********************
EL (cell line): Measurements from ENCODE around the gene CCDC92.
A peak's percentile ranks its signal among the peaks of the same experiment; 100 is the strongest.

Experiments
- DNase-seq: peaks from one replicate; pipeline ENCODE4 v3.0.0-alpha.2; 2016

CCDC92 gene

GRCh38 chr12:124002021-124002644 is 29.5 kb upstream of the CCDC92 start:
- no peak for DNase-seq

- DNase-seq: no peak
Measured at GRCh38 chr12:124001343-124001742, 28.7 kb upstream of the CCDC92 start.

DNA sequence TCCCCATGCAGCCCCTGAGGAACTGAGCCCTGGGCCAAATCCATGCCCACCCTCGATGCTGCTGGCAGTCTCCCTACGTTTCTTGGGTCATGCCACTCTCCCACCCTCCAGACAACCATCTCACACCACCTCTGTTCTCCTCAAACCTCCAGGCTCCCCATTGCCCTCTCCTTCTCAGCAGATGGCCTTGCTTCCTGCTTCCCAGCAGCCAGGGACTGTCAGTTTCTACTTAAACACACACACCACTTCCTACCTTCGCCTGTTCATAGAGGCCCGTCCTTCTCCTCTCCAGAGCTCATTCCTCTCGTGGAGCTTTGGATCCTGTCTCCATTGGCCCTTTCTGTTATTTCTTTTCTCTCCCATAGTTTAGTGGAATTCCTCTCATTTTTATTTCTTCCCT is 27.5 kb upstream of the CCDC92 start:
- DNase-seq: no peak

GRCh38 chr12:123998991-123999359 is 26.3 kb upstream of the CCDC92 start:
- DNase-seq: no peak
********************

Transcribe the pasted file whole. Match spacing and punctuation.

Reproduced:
EL (cell line): Measurements from ENCODE around the gene CCDC92.
A peak's percentile ranks its signal among the peaks of the same experiment; 100 is the strongest.

Experiments
- DNase-seq: peaks from one replicate; pipeline ENCODE4 v3.0.0-alpha.2; 2016

CCDC92 gene

GRCh38 chr12:124002021-124002644 is 29.5 kb upstream of the CCDC92 start:
- no peak for DNase-seq

- DNase-seq: no peak
Measured at GRCh38 chr12:124001343-124001742, 28.7 kb upstream of the CCDC92 start.

DNA sequence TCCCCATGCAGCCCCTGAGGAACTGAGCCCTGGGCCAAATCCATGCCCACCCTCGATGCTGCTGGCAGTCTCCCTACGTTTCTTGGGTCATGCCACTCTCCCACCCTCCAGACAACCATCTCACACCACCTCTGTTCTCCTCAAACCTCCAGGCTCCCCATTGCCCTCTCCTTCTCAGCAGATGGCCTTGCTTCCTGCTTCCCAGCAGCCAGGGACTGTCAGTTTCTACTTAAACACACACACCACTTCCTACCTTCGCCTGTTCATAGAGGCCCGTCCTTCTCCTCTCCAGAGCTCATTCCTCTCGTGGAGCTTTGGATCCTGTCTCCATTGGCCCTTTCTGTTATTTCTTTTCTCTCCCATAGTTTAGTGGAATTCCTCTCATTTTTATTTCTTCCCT is 27.5 kb upstream of the CCDC92 start:
- DNase-seq: no peak

GRCh38 chr12:123998991-123999359 is 26.3 kb upstream of the CCDC92 start:
- DNase-seq: no peak